CAIRO: After several days of meetings, the US-Egypt Business Leaders Forum, along with Minister of Trade Rachid Mohamed Rachid and US Ambassador to Egypt Margaret Scobey, signed an agreement to support a new entrepreneurship program to benefit both Egypt and the US.
Taher Helmy, co-chairman of the Business Leaders Forum and partner in the Helmy, Hamza and Partners/Baker and McKenzie international law firm, explained, “We decided to establish a fund to inject our own money from the private sector on both the US and Egypt side .
He added that the Forum had sought and gained support from both governments for the entrepreneurship program, in keeping with both President Barack Obama and President Hosni Mubarak’s commitment to strengthening economic growth.
The program will provide monetary and network support for entrepreneurs, Helmy explained, as well as training to “develop Egypt’s human capital . to be globally competitive . [and] active members of a market economy . Training will focus on business start-up and management practices, as well as general skill development.
Helmy stated that while identifying, training and supporting entrepreneurs represents the primary goal of the program, it considers education and vocational training a necessary component of the process. He mentioned that the fund will also provide scholarships for Egyptians to come to the US and for Americans to come to Egypt.
The US Egypt Business Leaders Forum – the latest manifestation of a bilateral private sector partnership that has existed under various titles since the Clinton administration – was signed into its current manifestation last May. During Obama’s subsequent visit to Cairo in June, the US president spoke of an entrepreneurship summit for Muslim majority countries (MMCs), as well as enhancing efforts to support economic growth and opportunity for the burgeoning youth in countries such as Egypt.
The Entrepreneurship Summit, to which Egypt will bring the largest national delegation as one of the “pilot projects receiving this entrepreneurial support, will be held in Washington DC on April 26-27. Indonesia, the other country chosen as a pilot for entrepreneurial support initiatives, will host President Obama in June for a follow-up speech to his Cairo address.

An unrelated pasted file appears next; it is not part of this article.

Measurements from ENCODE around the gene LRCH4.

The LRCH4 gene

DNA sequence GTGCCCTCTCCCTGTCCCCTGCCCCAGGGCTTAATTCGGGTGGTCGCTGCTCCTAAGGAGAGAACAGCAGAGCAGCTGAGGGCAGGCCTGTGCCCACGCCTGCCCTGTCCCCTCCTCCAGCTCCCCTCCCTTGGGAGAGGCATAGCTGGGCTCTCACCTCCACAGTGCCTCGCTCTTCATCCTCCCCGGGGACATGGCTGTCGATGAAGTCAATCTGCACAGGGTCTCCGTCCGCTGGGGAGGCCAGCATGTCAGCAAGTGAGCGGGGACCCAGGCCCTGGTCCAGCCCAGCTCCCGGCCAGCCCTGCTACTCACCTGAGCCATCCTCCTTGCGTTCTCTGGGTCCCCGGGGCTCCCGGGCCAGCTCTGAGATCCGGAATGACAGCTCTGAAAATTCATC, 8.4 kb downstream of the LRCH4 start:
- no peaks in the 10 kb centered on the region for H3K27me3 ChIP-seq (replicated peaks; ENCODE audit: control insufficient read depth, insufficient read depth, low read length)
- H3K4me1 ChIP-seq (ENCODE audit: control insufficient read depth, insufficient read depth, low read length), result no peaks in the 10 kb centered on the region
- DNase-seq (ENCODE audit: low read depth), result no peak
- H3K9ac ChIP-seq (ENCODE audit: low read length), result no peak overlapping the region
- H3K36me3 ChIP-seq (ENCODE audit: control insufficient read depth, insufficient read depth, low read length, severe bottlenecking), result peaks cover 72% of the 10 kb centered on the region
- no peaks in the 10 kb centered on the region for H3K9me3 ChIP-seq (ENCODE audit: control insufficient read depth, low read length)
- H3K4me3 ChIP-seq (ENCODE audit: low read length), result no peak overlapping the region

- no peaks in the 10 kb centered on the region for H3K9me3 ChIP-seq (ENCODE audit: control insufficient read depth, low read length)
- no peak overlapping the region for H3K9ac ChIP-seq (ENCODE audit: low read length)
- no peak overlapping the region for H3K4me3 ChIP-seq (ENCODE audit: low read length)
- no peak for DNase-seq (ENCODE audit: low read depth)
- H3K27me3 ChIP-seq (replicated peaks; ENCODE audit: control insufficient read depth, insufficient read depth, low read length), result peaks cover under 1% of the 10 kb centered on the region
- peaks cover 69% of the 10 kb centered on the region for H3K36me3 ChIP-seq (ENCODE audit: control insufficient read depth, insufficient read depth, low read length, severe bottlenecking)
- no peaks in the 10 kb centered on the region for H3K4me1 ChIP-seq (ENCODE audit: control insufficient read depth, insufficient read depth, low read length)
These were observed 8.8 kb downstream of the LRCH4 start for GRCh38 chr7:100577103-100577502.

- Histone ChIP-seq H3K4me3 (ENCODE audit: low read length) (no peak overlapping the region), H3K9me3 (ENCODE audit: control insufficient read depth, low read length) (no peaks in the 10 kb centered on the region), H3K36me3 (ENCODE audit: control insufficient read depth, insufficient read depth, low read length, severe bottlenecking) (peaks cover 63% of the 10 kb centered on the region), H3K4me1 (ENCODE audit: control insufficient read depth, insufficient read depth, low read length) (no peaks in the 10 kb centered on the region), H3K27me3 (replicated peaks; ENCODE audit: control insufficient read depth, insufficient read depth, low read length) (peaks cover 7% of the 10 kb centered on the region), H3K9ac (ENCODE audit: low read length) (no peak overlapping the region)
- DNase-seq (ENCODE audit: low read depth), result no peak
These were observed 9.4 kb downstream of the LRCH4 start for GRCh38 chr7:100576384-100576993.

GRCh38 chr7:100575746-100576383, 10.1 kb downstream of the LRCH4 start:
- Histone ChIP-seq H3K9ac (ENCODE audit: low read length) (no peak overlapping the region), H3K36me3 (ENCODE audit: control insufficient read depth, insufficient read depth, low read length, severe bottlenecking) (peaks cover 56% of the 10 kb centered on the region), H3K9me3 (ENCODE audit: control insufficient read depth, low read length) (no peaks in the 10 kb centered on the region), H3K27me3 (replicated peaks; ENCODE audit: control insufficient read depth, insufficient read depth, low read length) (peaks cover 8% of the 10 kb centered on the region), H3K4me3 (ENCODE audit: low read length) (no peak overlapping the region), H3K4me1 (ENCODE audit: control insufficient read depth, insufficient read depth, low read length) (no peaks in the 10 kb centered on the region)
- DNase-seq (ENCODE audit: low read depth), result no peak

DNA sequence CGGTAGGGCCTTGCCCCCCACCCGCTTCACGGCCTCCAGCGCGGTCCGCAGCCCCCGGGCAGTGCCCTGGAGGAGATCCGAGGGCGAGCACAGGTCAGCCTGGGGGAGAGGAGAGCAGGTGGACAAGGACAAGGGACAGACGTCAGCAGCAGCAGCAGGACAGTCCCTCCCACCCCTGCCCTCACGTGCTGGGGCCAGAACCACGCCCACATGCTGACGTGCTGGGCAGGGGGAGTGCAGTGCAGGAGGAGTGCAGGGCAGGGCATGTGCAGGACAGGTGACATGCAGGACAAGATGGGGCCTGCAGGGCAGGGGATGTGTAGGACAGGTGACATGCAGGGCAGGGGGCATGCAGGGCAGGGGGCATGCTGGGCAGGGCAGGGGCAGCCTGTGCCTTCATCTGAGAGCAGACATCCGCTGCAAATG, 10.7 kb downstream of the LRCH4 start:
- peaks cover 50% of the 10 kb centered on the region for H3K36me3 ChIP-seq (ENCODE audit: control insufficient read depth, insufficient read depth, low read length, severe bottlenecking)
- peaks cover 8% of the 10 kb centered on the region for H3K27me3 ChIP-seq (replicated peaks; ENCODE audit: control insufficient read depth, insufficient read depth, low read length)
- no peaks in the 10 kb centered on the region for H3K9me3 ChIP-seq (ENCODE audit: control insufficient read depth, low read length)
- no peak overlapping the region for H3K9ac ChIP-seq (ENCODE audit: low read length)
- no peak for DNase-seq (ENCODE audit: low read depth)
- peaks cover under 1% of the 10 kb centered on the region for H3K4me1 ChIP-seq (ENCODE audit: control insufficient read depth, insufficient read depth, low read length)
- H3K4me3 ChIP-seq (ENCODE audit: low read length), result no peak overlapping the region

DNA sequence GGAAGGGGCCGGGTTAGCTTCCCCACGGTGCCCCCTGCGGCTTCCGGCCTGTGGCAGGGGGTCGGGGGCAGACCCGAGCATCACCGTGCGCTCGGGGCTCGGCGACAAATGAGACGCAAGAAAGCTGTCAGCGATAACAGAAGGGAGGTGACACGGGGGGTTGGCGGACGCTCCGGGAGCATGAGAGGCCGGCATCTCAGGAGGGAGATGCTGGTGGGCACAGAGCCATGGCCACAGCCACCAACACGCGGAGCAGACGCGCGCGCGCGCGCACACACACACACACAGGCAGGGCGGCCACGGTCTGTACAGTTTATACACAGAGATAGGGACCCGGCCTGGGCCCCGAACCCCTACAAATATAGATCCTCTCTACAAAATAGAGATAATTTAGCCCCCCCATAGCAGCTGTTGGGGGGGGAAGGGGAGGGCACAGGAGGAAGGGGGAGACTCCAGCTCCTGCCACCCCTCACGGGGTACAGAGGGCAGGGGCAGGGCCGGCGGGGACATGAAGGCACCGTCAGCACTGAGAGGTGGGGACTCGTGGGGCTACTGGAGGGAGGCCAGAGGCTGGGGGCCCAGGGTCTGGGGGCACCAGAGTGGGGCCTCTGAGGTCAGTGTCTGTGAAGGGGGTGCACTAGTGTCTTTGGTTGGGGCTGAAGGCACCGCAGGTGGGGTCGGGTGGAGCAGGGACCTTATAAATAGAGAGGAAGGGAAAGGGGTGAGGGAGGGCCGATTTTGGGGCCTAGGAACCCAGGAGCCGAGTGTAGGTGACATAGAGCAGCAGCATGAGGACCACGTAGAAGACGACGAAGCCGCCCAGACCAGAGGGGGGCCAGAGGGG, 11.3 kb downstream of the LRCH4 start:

While extolling the American entrepreneurial spirit that launched such legends as Microsoft and Boeing, Helmy pointed out that Egypt has already demonstrated significant success in the areas of telecom, real estate, food production and tourism.
“We have succeeded in economic reform over the past 10 years, especially in the past six years [since the establishment of the ‘business-friendly cabinet’ that includes Minister Rachid], Helmy said, confidently affirming Egypt’s sometimes controversial efforts to reform its economic and financial structure. He warned however, that reforms cannot generate sustainable economic benefit if the population is ill-equipped to take advantage of opportunity.
Helmy credited the efforts of Minister Rachid in promoting the Forum’s past efforts for trade and reform, as well as his support for this latest initiative.
US Ambassador to Egypt Margaret Scobey also acknowledged the determination of Minister Rachid to strengthen economic ties with the US. She laughed, “Within hours of the inauguration [of President Obama], Rachid told me, ‘We’ve got to get a trade dialogue going’. Although our governments enjoy an open dialogue, it is a dialogue assisted by input from the private sector.
G. Steven Farris, CEO of the Apache Corporation, a petroleum company and the largest American investor in Egypt, as well as the co-chairperson of the US-Egypt Business Leaders Forum, emphasized the more traditional role of the Forum: to promote investment and bilateral trade.
While Helmy politely congratulated the US for long providing an environment conducive to entrepreneurial activity and success, Farris mentioned the domestic and economic difficulties currently concerning the US, while acknowledging Egypt’s concerted efforts at economic reform.
“There is a lot of work to do in the US: healthcare, climate change, economic . Those kind of reforms are constant. But Egypt has done an outstanding job to open up markets and increase trade, he said, complimenting Minister Rachid on successfully doubling Egypt’s exports to the US in the preceding five years.
“Your Minister of Trade has set a lofty goal [to again double exports to the US], and the US has a similar goal.
His comment that, “This is the start of real friendship between the US and Egypt on the business side highlighted the alteration of a relationship which previously consisted more of aid and military funding flowing into Egypt. Egypt remains the largest recipient of US Foreign Aid after Israel.
Minister Rachid deflected questions of how the changing relationship between the US and Egypt would affect aid monies to Egypt, saying that USAID did not come under the scope of the Forum. Helmy responded to a question on agribusiness, citing Egypt’s urgent need for better water management and the agricultural technologies available in the US, hinting at greater opportunities for Egypt to gain access to such technology. Farris answered a question on the US sharing nuclear energy technology, corroborating the need for nuclear energy while reaffirming the primacy of petroleum as “the fuel of the future . He spoke admiringly of Egypt’s wind power potential.